Stomach A single episode of binge drinking can result in bacteria leaking from the gut and increased levels of toxins in the blood. These bacterial toxins, called endotoxins, could trigger the body to produce immune cells involved in fever, inflammation and tissue destruction, says Gyongyi Szabo, professor of medicine at the University of Massachusetts Medical School who leads the research in this area. “We found that a single alcohol binge can elicit an immune response, potentially impacting the health of an otherwise healthy individual,” says Szabo. “Our observations suggest that an alcohol binge is more dangerous than previously thought.”
Previous studies have also shown how chronic alcohol consumption also causes greater gut permeability and the release of potentially harmful products such as bacteria and toxins that can travel through the intestinal wall to other parts of the body. Risk of stomach cancer is also higher in men who drink heavily.
Muscles Men who think they are offsetting the effects of booze by hitting the gym are mistaken. In fact, too much alcohol may undo the hard work they put in to working out. Researchers in New Zealand published a study that found significant delays in muscle recovery when the men drank even a “moderate” amount of alcohol after working out.
An Australian study revealed that alcohol can also interfere with muscle growth. In the trial, men were put through three vigorous workouts, including weights, hard cycling and high-intensity sprints. After two of the sessions they were given what the scientists deemed “optimal” post-exercise nutrition in the form of high protein and carb-rich meals. After the third trial they were given only alcohol and carbohydrate. Results showed that drinking 1.5g/kg of alcohol after exercise suppresses the signals that would normally tell the muscles to adapt and grow stronger.
“Chronic heavy alcohol consumption also impairs healing and recovery from sports injuries,” says Hannah Sheridan, a nutritionist at the University of Birmingham’s High Performance Centre.
Prostate According to Prostate Cancer UK, there is not enough direct evidence to link a heavy alcohol intake to this disease in men. However, the charity states that “we do know that drinking too much alcohol can make you put on weight, and being overweight increases your risk of advanced or aggressive prostate cancer”.
Some studies suggest that heavy drinking, especially when it’s beer, increases the risk of getting highly aggressive prostate cancer. Findings from the Fred Hutchinson Cancer Research Center in Seattle suggest that heavy drinking reduces the cancer-preventing effect of finasteride, a drug prescribed to prevent prostate cancer.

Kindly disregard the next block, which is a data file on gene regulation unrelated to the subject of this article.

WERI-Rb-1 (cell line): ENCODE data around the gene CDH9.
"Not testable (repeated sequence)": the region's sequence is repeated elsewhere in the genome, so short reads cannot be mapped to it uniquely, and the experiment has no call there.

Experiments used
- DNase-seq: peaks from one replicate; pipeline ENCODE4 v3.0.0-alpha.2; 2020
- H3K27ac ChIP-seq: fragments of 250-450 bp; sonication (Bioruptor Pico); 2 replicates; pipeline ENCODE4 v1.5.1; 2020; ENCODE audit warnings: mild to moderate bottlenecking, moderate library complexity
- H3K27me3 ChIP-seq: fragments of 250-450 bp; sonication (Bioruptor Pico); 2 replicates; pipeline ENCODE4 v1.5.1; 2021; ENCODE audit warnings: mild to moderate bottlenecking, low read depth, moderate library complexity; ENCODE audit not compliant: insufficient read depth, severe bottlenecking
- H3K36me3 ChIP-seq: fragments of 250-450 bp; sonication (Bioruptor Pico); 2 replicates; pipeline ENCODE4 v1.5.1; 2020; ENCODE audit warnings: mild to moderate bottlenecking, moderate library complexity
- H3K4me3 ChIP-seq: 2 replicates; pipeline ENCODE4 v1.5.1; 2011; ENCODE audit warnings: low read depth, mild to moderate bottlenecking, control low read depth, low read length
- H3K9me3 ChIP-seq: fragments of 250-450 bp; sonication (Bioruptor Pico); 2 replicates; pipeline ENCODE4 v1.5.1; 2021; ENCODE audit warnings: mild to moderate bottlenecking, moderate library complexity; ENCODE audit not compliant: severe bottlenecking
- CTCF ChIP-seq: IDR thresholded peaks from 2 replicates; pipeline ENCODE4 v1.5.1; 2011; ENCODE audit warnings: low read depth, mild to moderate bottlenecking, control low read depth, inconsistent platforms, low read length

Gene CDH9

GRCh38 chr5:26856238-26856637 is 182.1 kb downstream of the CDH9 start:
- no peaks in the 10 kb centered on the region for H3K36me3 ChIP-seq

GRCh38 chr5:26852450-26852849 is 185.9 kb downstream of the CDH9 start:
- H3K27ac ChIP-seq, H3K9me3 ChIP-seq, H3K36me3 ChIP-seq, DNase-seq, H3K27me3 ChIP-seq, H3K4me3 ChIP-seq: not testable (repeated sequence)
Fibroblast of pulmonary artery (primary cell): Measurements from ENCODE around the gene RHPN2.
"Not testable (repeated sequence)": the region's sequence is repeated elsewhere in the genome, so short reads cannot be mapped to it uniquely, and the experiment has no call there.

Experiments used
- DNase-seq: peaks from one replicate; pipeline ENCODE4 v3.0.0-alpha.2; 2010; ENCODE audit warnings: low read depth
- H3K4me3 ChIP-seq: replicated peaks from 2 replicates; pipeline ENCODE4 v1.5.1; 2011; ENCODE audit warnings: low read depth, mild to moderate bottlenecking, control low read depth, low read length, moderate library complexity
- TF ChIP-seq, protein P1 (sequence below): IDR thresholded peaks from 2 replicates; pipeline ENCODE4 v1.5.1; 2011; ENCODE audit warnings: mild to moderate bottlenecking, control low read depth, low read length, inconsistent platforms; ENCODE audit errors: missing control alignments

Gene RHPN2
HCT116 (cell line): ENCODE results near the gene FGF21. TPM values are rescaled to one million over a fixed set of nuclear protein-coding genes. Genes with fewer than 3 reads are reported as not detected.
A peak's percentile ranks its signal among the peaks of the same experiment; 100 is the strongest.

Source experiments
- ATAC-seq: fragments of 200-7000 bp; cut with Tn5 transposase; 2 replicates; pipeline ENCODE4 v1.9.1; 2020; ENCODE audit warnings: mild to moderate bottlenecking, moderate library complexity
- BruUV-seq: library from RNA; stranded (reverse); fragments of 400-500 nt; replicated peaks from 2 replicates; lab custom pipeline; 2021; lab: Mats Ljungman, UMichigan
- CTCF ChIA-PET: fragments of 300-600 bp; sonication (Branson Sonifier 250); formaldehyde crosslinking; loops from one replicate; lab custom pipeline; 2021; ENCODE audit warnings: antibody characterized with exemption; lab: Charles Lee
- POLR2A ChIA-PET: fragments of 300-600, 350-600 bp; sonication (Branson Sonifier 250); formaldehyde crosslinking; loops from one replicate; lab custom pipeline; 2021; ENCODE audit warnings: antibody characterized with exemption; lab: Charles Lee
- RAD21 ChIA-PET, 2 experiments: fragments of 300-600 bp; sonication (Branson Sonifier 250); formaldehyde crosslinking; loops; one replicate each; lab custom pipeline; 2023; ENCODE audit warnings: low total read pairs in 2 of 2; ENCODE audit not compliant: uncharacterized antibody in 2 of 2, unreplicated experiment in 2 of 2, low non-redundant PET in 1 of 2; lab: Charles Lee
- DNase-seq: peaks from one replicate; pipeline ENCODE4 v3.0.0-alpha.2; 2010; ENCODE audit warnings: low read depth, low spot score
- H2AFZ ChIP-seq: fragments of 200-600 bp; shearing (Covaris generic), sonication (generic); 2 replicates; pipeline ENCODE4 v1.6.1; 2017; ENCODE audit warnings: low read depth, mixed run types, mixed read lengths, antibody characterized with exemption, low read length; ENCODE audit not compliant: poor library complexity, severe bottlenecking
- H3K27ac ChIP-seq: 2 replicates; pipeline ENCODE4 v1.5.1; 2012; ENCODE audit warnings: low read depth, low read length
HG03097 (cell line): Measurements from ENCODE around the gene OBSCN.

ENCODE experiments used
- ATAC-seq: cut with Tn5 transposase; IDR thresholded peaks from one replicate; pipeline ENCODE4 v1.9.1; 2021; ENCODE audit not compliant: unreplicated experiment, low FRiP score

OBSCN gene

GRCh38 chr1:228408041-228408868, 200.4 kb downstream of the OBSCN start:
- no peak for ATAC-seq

Weight “While women can store nutrients, protein, carbohydrates and fat in their bodies, for nutritional reasons the body has no use for alcohol and therefore stores the excess calories it provides as fat,” says Professor Paul Wallace, the chief medical adviser to the alcohol education charity Drinkaware. “It’s healthier to cut back on alcohol rather than food for weight loss,” Wallace says. “Calories from alcohol are ‘empty calories’; they have no nutritional value.”
Statistics produced by the charity show how two ciders are equal to an overall calorie intake of 648, about 32 per cent of a woman’s recommended daily allowance of 2,000 calories. Add four beers and a double gin and tonic, and it amounts to 1,284 calories, the equivalent of four burgers, and would require a 128-minute run (nine to ten miles for most people) to work it off.
The trainer Matt Roberts says that increased alcohol consumption is often the cause of weight gain in women. “Most alcoholic drinks and mixers contain high amounts of sugar, which are then stored away in the body as fat. It also disturbs your sleep and dehydrates you, so as you cut down you will find that the quality of your exercise improves.”
Fertility Official advice from the Department of Health is that women trying for a baby should avoid alcohol. “There is a link between drinking and fertility, although exactly how alcohol makes women less fertile isn’t understood clearly,” says Anthony Rutherford, a consultant in reproductive medicine and chairman of the British Fertility Society. “Many studies have shown that even drinking lightly can have an effect.”
One Danish paper showed drinking between one and five drinks a week reduced the chances of conceiving, and ten drinks or more decreases the likelihood of conception even further. Some fertility clinics recommend that women cease drinking three months before they start IVF treatment. In research on couples for whom three cycles of IVF had failed it was reported how those who abstained from alcohol had a 90 per cent chance of achieving a successful pregnancy within three years. Even one to two glasses a week reduced their success rates to 66 per cent.